PADEP Radiation Study and Septic System Guidance

Technical Guidance Revised
April 22, 2013
Summer USEPA Alerts
May 23, 2013
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PADEP Radiation Study and Septic System Guidance

PADEP Releases Sampling, Quality Assurance Plans for Oil and Gas Development Radiation Study

The Pennsylvania Department of Environmental Protection (PADEP) released detailed sampling and quality assurance plans for its ongoing comprehensive radiation study of oil and gas development. The agency will sample and analyze radioactivity levels of flowback waters, treatment solids, drill cuttings and drilling equipment, along with the transportation, storage and disposal of drilling wastes.

Based on current data, regulations and industry practices, there is no indication that the public or workers in the oil and gas industry face health risks from exposure to radiation from these materials. The study is aimed at ensuring that public health and the environment continue to be protected.

“Pennsylvania is setting the bar for responsible shale gas development, and the study of radiation issues in oil and gas development is yet another example of that,” PADEP Secretary Mike Krancer said. “Not only do we in Pennsylvania operate with scientific rigor, we do so with unmatched transparency. These plans show exactly how we are conducting this study.”

On Jan. 24, Gov. Corbett directed PADEP to undertake a comprehensive study examining naturally occurring levels of radioactivity in byproducts associated with oil and gas development. Since then, the agency sought a peer review of its sampling and quality assurance plans and expects to begin sampling this month.

The sampling plan outlines the types of samples PADEP will collect, their locations and the methods for analyzing them. The quality assurance plan provides specifics on how the agency will collect, transport and analyze the samples.

PADEP will collect and analyze drill cuttings, flowback fluid and drilling mud for a variety of radioactive particles. Staff will also examine compressor stations, storage tanks, trucks, drill rigs and wastewater treatment facilities.

PADEP routinely reviews radioactivity data in wastes that the drilling industry and other industries generate, and the information obtained to date indicates very low levels of natural radioactivity. The agency also maintains a statewide monitoring network to protect the public from exposure to unsafe levels of radiation.

For more information and to view the plans, visit the PADEP website and click the “Oil and Gas Development Radiation Study” banner at the top of the homepage.


PADEP to Extend Public Comment Period, Host Webinar about Onlot Septic System Guidance 

Guidance Developed in Response to Court Decision

The PADEP announced that it will accept comments for an additional 30 days on draft technical guidance describing how onlot sewage disposal systems can be sited in watersheds that are designated high-quality and exceptional value. The comment period, which was originally slated to close May 1, will be open through June 3.

The agency hosted a webinar on Tuesday, April 23 to present the guidance and answer questions. PADEP will also expand its outreach and discussion efforts with local government organizations.

“Good government, sound policy and public involvement are core tenets of this administration,” PADEP Acting Secretary Chris Abruzzo said. “We want to make sure that everyone has a chance to be heard; we want reasonable development to be able to occur; and we want to make sure this state’s water quality is protected. If there are different approaches than the one we have proposed, we want to hear them.”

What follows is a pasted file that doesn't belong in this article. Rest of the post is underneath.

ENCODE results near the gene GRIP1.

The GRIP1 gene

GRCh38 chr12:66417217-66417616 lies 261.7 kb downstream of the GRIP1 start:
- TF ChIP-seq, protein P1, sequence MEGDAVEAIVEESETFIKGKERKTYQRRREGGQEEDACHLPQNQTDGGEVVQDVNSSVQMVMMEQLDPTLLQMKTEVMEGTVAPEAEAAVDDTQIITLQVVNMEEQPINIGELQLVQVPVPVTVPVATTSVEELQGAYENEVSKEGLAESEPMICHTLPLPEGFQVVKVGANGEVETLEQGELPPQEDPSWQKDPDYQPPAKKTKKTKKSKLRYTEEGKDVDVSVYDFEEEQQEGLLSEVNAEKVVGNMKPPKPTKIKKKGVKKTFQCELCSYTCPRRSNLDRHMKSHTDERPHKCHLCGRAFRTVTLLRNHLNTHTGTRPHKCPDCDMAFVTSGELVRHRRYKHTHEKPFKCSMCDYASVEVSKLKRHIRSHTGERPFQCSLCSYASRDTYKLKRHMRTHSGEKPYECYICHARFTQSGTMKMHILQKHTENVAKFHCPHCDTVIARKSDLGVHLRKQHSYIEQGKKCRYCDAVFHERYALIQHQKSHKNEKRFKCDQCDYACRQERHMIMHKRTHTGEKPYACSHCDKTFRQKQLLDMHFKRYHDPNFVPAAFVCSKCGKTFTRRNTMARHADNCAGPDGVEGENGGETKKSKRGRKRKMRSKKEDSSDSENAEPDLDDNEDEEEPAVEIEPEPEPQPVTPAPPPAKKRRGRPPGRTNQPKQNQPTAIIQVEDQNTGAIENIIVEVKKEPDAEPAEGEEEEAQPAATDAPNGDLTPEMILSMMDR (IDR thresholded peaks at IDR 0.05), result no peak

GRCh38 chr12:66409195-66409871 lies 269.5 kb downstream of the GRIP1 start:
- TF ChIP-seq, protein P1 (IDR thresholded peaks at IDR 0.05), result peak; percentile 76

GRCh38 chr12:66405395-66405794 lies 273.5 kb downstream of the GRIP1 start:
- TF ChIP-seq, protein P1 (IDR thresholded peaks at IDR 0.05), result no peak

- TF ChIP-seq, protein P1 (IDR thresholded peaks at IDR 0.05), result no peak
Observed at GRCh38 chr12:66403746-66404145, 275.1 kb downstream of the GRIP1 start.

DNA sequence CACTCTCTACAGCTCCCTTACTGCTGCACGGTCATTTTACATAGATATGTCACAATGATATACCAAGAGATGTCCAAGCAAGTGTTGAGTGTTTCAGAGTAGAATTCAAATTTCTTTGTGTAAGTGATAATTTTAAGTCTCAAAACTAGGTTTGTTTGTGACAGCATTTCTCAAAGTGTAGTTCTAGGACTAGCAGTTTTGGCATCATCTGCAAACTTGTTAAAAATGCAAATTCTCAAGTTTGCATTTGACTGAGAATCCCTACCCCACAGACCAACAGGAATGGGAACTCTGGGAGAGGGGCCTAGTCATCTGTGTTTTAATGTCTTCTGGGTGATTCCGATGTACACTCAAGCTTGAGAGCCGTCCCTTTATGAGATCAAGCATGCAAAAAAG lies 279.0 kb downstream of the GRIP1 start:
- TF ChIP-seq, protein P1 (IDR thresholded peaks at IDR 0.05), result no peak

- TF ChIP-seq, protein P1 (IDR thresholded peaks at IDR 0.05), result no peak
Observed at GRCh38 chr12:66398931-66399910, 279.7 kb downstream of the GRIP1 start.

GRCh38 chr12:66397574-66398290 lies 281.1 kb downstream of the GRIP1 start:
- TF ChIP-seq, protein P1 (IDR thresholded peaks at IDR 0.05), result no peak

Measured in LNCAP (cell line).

The draft technical guidance outlines an approach using best management practices, such as the number of septic systems per acre on a proposed development, or nitrate removal technology, to demonstrate that the state’s most pristine waters are protected. Under Pennsylvania law, these high-quality and exceptional value watersheds are afforded special protections, known as anti-degradation requirements. PADEP is required by federal law to ensure the water quality of such watersheds is protected and maintained.

The technical guidance, as drafted, is prospective and would only apply to onlot septic systems for projects that have not yet secured sewage planning approval from PADEP and local government organizations. The technical guidance will not affect projects that have already been approved.

This technical guidance is needed because the Pennsylvania Environmental Hearing Board ruled that the modeling PADEP relied on to approve the use of septic systems near high-quality and exceptional value watersheds did not adequately demonstrate the waterways are protected. The ruling set a high legal and scientific standard for review of sewage facilities planning in special protection watersheds.

This draft guidance lays out one approach to address developers’ uncertainty. If it is finalized, PADEP will favorably view planning modules submitted in accordance with the guidance and will also consider alternative approaches as sewage planners seek approval from the agency.

Written comments on the guidance should be sent in writing by June 3 to Thomas Starosta at PADEP’s Bureau of Point and Non-Point Source Management, Division of Planning and Permits, P. O. Box 8774, Harrisburg, PA 17105-8774, or via email to tstarosta@pa.gov.

For more information or to register for the webinar, visit the PADEP website and click the “DEP Webinars” button, then “Draft Technical Guidance for Onlot Sewage Systems in HQ/EV” on the right-hand side of that page. The webinar will be recorded and posted on this webpage for future viewing.

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